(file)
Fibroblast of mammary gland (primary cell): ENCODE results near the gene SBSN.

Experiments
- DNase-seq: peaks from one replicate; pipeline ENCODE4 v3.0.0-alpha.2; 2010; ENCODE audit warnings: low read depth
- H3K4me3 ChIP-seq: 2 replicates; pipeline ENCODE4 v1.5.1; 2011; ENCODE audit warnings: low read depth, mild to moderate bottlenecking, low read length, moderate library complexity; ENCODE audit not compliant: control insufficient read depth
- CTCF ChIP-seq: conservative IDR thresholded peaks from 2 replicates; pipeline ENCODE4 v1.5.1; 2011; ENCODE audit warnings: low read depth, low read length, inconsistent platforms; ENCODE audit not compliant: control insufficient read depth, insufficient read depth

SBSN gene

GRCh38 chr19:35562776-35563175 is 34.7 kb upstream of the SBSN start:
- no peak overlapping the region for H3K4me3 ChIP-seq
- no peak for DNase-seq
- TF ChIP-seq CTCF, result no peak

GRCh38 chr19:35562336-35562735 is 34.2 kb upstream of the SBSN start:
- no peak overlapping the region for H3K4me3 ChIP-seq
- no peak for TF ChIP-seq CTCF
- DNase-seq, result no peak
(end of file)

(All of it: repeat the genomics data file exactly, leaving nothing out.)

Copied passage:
Fibroblast of mammary gland (primary cell): ENCODE results near the gene SBSN.

Experiments
- DNase-seq: peaks from one replicate; pipeline ENCODE4 v3.0.0-alpha.2; 2010; ENCODE audit warnings: low read depth
- H3K4me3 ChIP-seq: 2 replicates; pipeline ENCODE4 v1.5.1; 2011; ENCODE audit warnings: low read depth, mild to moderate bottlenecking, low read length, moderate library complexity; ENCODE audit not compliant: control insufficient read depth
- CTCF ChIP-seq: conservative IDR thresholded peaks from 2 replicates; pipeline ENCODE4 v1.5.1; 2011; ENCODE audit warnings: low read depth, low read length, inconsistent platforms; ENCODE audit not compliant: control insufficient read depth, insufficient read depth

SBSN gene

GRCh38 chr19:35562776-35563175 is 34.7 kb upstream of the SBSN start:
- no peak overlapping the region for H3K4me3 ChIP-seq
- no peak for DNase-seq
- TF ChIP-seq CTCF, result no peak

GRCh38 chr19:35562336-35562735 is 34.2 kb upstream of the SBSN start:
- no peak overlapping the region for H3K4me3 ChIP-seq
- no peak for TF ChIP-seq CTCF
- DNase-seq, result no peak